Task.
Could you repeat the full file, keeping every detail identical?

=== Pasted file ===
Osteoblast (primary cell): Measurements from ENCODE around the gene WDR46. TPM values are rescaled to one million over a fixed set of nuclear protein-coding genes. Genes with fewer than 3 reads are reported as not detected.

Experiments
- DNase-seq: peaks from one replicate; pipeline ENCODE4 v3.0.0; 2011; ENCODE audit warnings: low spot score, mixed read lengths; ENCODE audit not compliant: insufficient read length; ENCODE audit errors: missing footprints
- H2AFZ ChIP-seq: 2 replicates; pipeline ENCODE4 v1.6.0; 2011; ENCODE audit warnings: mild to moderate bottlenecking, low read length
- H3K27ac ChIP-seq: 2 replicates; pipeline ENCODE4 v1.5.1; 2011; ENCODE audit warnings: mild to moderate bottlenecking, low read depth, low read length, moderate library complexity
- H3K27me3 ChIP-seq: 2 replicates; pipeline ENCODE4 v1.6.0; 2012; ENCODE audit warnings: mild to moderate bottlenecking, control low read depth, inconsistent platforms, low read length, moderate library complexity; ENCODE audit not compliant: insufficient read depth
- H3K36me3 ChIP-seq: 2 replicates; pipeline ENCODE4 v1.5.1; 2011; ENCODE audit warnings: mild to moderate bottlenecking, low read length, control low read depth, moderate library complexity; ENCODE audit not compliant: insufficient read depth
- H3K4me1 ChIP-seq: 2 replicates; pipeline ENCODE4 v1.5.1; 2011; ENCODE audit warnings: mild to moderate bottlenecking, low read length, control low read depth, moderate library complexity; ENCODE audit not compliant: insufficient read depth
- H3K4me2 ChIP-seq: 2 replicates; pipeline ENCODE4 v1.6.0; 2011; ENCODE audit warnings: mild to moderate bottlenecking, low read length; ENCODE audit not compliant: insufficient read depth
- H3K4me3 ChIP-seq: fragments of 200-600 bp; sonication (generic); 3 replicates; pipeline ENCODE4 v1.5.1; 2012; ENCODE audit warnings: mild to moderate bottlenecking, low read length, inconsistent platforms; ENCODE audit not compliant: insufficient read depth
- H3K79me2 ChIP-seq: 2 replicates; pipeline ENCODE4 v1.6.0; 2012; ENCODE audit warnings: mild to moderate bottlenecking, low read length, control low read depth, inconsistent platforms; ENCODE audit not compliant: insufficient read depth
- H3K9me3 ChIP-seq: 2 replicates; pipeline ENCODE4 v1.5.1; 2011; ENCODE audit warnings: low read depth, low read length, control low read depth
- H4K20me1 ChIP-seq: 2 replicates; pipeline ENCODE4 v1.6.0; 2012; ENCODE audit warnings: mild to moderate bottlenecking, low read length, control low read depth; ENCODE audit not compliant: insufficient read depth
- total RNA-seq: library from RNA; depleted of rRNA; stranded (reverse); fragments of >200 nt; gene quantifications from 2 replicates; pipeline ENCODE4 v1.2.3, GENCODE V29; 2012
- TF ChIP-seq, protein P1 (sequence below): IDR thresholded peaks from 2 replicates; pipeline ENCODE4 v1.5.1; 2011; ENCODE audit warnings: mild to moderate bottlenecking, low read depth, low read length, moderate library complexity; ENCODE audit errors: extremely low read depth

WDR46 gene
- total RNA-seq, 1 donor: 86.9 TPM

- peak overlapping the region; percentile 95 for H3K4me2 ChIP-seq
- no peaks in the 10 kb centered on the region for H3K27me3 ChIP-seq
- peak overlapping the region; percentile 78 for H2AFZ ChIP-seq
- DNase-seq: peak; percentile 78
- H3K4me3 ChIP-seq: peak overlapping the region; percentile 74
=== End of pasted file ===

Osteoblast (primary cell): Measurements from ENCODE around the gene WDR46. TPM values are rescaled to one million over a fixed set of nuclear protein-coding genes. Genes with fewer than 3 reads are reported as not detected.

Experiments
- DNase-seq: peaks from one replicate; pipeline ENCODE4 v3.0.0; 2011; ENCODE audit warnings: low spot score, mixed read lengths; ENCODE audit not compliant: insufficient read length; ENCODE audit errors: missing footprints
- H2AFZ ChIP-seq: 2 replicates; pipeline ENCODE4 v1.6.0; 2011; ENCODE audit warnings: mild to moderate bottlenecking, low read length
- H3K27ac ChIP-seq: 2 replicates; pipeline ENCODE4 v1.5.1; 2011; ENCODE audit warnings: mild to moderate bottlenecking, low read depth, low read length, moderate library complexity
- H3K27me3 ChIP-seq: 2 replicates; pipeline ENCODE4 v1.6.0; 2012; ENCODE audit warnings: mild to moderate bottlenecking, control low read depth, inconsistent platforms, low read length, moderate library complexity; ENCODE audit not compliant: insufficient read depth
- H3K36me3 ChIP-seq: 2 replicates; pipeline ENCODE4 v1.5.1; 2011; ENCODE audit warnings: mild to moderate bottlenecking, low read length, control low read depth, moderate library complexity; ENCODE audit not compliant: insufficient read depth
- H3K4me1 ChIP-seq: 2 replicates; pipeline ENCODE4 v1.5.1; 2011; ENCODE audit warnings: mild to moderate bottlenecking, low read length, control low read depth, moderate library complexity; ENCODE audit not compliant: insufficient read depth
- H3K4me2 ChIP-seq: 2 replicates; pipeline ENCODE4 v1.6.0; 2011; ENCODE audit warnings: mild to moderate bottlenecking, low read length; ENCODE audit not compliant: insufficient read depth
- H3K4me3 ChIP-seq: fragments of 200-600 bp; sonication (generic); 3 replicates; pipeline ENCODE4 v1.5.1; 2012; ENCODE audit warnings: mild to moderate bottlenecking, low read length, inconsistent platforms; ENCODE audit not compliant: insufficient read depth
- H3K79me2 ChIP-seq: 2 replicates; pipeline ENCODE4 v1.6.0; 2012; ENCODE audit warnings: mild to moderate bottlenecking, low read length, control low read depth, inconsistent platforms; ENCODE audit not compliant: insufficient read depth
- H3K9me3 ChIP-seq: 2 replicates; pipeline ENCODE4 v1.5.1; 2011; ENCODE audit warnings: low read depth, low read length, control low read depth
- H4K20me1 ChIP-seq: 2 replicates; pipeline ENCODE4 v1.6.0; 2012; ENCODE audit warnings: mild to moderate bottlenecking, low read length, control low read depth; ENCODE audit not compliant: insufficient read depth
- total RNA-seq: library from RNA; depleted of rRNA; stranded (reverse); fragments of >200 nt; gene quantifications from 2 replicates; pipeline ENCODE4 v1.2.3, GENCODE V29; 2012
- TF ChIP-seq, protein P1 (sequence below): IDR thresholded peaks from 2 replicates; pipeline ENCODE4 v1.5.1; 2011; ENCODE audit warnings: mild to moderate bottlenecking, low read depth, low read length, moderate library complexity; ENCODE audit errors: extremely low read depth

WDR46 gene
- total RNA-seq, 1 donor: 86.9 TPM

- peak overlapping the region; percentile 95 for H3K4me2 ChIP-seq
- no peaks in the 10 kb centered on the region for H3K27me3 ChIP-seq
- peak overlapping the region; percentile 78 for H2AFZ ChIP-seq
- DNase-seq: peak; percentile 78
- H3K4me3 ChIP-seq: peak overlapping the region; percentile 74